So, okay, Church. Are you ready? It looks like the covid-19 pandemic infection rate is slowing down here in southeastern Pennsylvania. (Well, that is to say it looks like it’s slowing down. We don’t really know what the effect of mass protests in the streets and knuckleheaded behavior at the Jersey shore will do to the infection rate, but we’re still trying to be optimistic!). This means that the City of Philadelphia has moved into the first stage or re-opening, the “yellow phase.” Churches are now allowed to hold in-person worship with some very strict restrictions. In the liturgical calendar, however, we can say we’re now in the “green phase.” In Ordinary Time after Pentecost we bust out the green paraments and vestments and concentrate on growth and renewal. A lot of the Gospel lessons we get in the Revised Common Lectionary focus on the teaching of Jesus.
Now, I’d be willing to bet that after three months of quarantine a lot of folks have already learned some new lessons. Some of you have learned how to work from home while handling your home-schooled, bored, and disappointed kids. You may have taken a master class in online shopping, complete with an economics course in budgeting both your money and your time so that the monotony didn’t drive you to screaming, homicidal madness. Maybe you learned how to set aside more time for prayer. I’m sure we all learned a little more about the people we live with, and, I trust we’ve all learned about patience. Indeed, in these last few weeks, we’ve learned a lot more about racial injustice in America than white folks are comfortable knowing.
Whatever the last few months have taught us, our Lectionary Gospel for Pentecost 2 (Matthew 9:36-10:8) starts off this green phase with a reminder that our learning is to have a purpose. Here we see Jesus proclaiming that laborers are needed to go out into the harvest and get some work done because people are “harassed and helpless.” (v. 9:37) The Gospel refers to the twelve followers of Jesus as “apostles.” The word in Greek (apostolon for you Greek fans) means messengers or the “sent-out ones.” They’re Jesus’ representatives or ambassadors to the world, and their mission is to proclaim the Kingdom of God and heal everybody’s sickness. “Sickness,” of course, doesn’t mean only physical illness. It can mean a whole lot of ways we’re disconnected from God.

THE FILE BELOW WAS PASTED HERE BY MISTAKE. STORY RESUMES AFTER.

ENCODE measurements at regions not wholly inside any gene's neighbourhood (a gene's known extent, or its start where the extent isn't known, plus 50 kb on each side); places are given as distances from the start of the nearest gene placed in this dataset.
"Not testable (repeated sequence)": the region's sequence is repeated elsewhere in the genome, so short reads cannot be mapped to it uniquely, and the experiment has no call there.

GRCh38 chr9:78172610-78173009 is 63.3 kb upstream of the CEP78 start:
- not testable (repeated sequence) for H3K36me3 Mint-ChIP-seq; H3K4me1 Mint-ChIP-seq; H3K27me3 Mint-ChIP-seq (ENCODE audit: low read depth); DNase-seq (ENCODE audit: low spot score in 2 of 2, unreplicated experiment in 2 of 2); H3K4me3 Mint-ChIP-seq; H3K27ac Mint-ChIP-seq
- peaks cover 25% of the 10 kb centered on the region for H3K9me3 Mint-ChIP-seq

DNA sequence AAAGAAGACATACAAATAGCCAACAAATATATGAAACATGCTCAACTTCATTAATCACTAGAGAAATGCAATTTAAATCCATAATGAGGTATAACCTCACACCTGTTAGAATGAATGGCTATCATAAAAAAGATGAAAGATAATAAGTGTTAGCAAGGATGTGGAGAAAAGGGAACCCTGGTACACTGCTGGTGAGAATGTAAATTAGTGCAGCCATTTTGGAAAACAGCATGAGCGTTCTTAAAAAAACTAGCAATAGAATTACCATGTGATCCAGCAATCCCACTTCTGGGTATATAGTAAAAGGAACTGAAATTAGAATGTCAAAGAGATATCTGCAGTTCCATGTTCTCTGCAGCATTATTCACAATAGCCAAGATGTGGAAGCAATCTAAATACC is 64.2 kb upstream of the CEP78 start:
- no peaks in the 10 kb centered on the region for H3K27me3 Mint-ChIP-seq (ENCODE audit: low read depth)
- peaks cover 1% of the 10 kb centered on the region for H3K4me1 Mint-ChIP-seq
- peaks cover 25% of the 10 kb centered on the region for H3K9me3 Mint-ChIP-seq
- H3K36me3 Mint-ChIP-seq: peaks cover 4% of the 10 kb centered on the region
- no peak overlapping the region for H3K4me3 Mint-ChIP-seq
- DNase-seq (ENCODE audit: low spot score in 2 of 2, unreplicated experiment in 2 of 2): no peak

So are you up for doing that? Are you ready to participate in the Kingdom and be a healer for the planet?
Maybe you’re not sure. Don’t feel bad. I don’t think anyone ever undertakes a major project feeling fully prepared. That’s where faith comes in, doesn’t it? I’m sure the first ambassadors didn’t feel all that prepared either.[i] Just look at these guys: There are four blue-collar commercial fisherman, a cosmopolitan guy with a fancy Greek name, a sort of “antifa” dude who wants to tear down the system of oppression, a guy who used to work for the system of oppression, and a guy who is really good with money but can’t be trusted. They’re a mixed bag, but Jesus choose them all for his mission and God used them all—even the betrayer. After all, sometimes it’s the people who hurt us who teach us the most important lessons.
The Lectionary marries this story of the mission of the twelve with a story from Exodus (Ex. 19:2-8c). Here the Hebrews have been brought safely out of bondage in Egypt and through the Red Sea. They’re sort of like us. They’ve been rescued form their own form of “quarantine,” and allowed to worship God again. God calls them a “priestly” people (v.6). Priests, of course, are the folks whose job it is to connect others people with God. Like the twelve apostles, these folks are going to have a mission. Unfortunately, they’re not prepared to embark on this mission just yet, so God has them wander around the Sinai Peninsula for another forty years until they get their act together. God is patient like that.
Martin Luther believed that when we were baptized we were, in a sense, ordained as priests. We too have a mission to connect people with God. We might be wandering around in the wilderness at the moment, but Jesus is expecting us to be proclaimers, healers, and reconcilers.
If a congregation is to thrive, it can’t just be about providing comfort and comradery for its members. We are called to take up our priestly and apostolic identity. Here in Northeast Philly—as in every neighborhood—there are unique opportunities to establish solidarity with our neighbors. We might end up spending a little more time in the wilderness, but that’s just so God can get us prepared to go to work in the harvest.
[i] If you read down to 10:9ff, you’ll see that Jesus wasn’t too concerned about their physical preparations for this work. That must’ve scared those guys a lot. It’s hard to be a control freak when you work for Jesus!